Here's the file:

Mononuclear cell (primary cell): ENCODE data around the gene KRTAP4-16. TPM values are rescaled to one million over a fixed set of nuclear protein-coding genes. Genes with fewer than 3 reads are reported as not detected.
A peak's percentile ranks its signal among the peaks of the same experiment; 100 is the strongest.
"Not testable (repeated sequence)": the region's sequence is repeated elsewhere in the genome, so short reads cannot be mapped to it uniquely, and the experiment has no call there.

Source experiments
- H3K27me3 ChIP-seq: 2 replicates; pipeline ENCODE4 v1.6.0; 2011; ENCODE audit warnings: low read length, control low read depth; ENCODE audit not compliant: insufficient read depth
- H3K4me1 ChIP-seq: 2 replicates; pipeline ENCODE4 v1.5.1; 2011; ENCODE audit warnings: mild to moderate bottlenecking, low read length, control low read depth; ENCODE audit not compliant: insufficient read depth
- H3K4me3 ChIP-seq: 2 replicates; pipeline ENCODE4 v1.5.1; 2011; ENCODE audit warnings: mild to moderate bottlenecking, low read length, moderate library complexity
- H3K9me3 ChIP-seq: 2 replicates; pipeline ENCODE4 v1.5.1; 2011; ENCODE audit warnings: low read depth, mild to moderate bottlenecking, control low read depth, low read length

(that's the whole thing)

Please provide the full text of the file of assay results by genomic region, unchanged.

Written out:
Mononuclear cell (primary cell): ENCODE data around the gene KRTAP4-16. TPM values are rescaled to one million over a fixed set of nuclear protein-coding genes. Genes with fewer than 3 reads are reported as not detected.
A peak's percentile ranks its signal among the peaks of the same experiment; 100 is the strongest.
"Not testable (repeated sequence)": the region's sequence is repeated elsewhere in the genome, so short reads cannot be mapped to it uniquely, and the experiment has no call there.

Source experiments
- H3K27me3 ChIP-seq: 2 replicates; pipeline ENCODE4 v1.6.0; 2011; ENCODE audit warnings: low read length, control low read depth; ENCODE audit not compliant: insufficient read depth
- H3K4me1 ChIP-seq: 2 replicates; pipeline ENCODE4 v1.5.1; 2011; ENCODE audit warnings: mild to moderate bottlenecking, low read length, control low read depth; ENCODE audit not compliant: insufficient read depth
- H3K4me3 ChIP-seq: 2 replicates; pipeline ENCODE4 v1.5.1; 2011; ENCODE audit warnings: mild to moderate bottlenecking, low read length, moderate library complexity
- H3K9me3 ChIP-seq: 2 replicates; pipeline ENCODE4 v1.5.1; 2011; ENCODE audit warnings: low read depth, mild to moderate bottlenecking, control low read depth, low read length